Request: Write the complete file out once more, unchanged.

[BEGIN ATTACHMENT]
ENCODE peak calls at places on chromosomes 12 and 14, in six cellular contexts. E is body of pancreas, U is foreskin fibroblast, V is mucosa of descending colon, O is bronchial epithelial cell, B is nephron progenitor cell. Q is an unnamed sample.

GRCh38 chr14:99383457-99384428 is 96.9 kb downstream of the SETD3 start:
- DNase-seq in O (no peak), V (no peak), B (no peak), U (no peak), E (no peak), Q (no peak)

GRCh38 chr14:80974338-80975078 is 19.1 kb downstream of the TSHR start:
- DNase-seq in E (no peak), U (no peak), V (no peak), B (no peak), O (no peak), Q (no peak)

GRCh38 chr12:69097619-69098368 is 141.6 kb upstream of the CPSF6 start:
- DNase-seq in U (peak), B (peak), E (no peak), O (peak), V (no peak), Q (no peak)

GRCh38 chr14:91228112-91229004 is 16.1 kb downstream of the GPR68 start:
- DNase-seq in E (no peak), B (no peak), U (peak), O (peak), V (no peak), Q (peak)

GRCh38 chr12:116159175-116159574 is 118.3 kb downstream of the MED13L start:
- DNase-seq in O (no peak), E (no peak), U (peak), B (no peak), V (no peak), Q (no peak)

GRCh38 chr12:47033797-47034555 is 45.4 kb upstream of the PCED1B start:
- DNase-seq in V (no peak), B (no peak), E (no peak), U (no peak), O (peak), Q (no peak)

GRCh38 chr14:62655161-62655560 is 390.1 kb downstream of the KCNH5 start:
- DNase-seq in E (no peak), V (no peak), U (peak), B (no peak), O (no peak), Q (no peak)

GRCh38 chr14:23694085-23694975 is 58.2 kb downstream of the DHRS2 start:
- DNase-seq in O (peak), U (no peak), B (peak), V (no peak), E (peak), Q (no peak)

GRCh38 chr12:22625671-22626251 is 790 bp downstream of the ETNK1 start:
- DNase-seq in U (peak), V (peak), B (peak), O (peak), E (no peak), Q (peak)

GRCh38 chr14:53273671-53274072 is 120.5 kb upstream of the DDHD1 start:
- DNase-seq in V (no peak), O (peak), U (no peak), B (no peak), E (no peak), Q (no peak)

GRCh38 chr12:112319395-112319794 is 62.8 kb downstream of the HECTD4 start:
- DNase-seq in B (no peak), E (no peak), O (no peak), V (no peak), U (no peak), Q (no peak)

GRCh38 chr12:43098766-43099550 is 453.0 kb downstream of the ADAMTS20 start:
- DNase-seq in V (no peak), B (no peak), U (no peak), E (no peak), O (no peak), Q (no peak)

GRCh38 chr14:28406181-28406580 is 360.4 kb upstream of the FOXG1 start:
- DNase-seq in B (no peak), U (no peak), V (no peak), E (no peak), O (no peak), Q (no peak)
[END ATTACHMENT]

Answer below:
ENCODE peak calls at places on chromosomes 12 and 14, in six cellular contexts. E is body of pancreas, U is foreskin fibroblast, V is mucosa of descending colon, O is bronchial epithelial cell, B is nephron progenitor cell. Q is an unnamed sample.

GRCh38 chr14:99383457-99384428 is 96.9 kb downstream of the SETD3 start:
- DNase-seq in O (no peak), V (no peak), B (no peak), U (no peak), E (no peak), Q (no peak)

GRCh38 chr14:80974338-80975078 is 19.1 kb downstream of the TSHR start:
- DNase-seq in E (no peak), U (no peak), V (no peak), B (no peak), O (no peak), Q (no peak)

GRCh38 chr12:69097619-69098368 is 141.6 kb upstream of the CPSF6 start:
- DNase-seq in U (peak), B (peak), E (no peak), O (peak), V (no peak), Q (no peak)

GRCh38 chr14:91228112-91229004 is 16.1 kb downstream of the GPR68 start:
- DNase-seq in E (no peak), B (no peak), U (peak), O (peak), V (no peak), Q (peak)

GRCh38 chr12:116159175-116159574 is 118.3 kb downstream of the MED13L start:
- DNase-seq in O (no peak), E (no peak), U (peak), B (no peak), V (no peak), Q (no peak)

GRCh38 chr12:47033797-47034555 is 45.4 kb upstream of the PCED1B start:
- DNase-seq in V (no peak), B (no peak), E (no peak), U (no peak), O (peak), Q (no peak)

GRCh38 chr14:62655161-62655560 is 390.1 kb downstream of the KCNH5 start:
- DNase-seq in E (no peak), V (no peak), U (peak), B (no peak), O (no peak), Q (no peak)

GRCh38 chr14:23694085-23694975 is 58.2 kb downstream of the DHRS2 start:
- DNase-seq in O (peak), U (no peak), B (peak), V (no peak), E (peak), Q (no peak)

GRCh38 chr12:22625671-22626251 is 790 bp downstream of the ETNK1 start:
- DNase-seq in U (peak), V (peak), B (peak), O (peak), E (no peak), Q (peak)

GRCh38 chr14:53273671-53274072 is 120.5 kb upstream of the DDHD1 start:
- DNase-seq in V (no peak), O (peak), U (no peak), B (no peak), E (no peak), Q (no peak)

GRCh38 chr12:112319395-112319794 is 62.8 kb downstream of the HECTD4 start:
- DNase-seq in B (no peak), E (no peak), O (no peak), V (no peak), U (no peak), Q (no peak)

GRCh38 chr12:43098766-43099550 is 453.0 kb downstream of the ADAMTS20 start:
- DNase-seq in V (no peak), B (no peak), U (no peak), E (no peak), O (no peak), Q (no peak)

GRCh38 chr14:28406181-28406580 is 360.4 kb upstream of the FOXG1 start:
- DNase-seq in B (no peak), U (no peak), V (no peak), E (no peak), O (no peak), Q (no peak)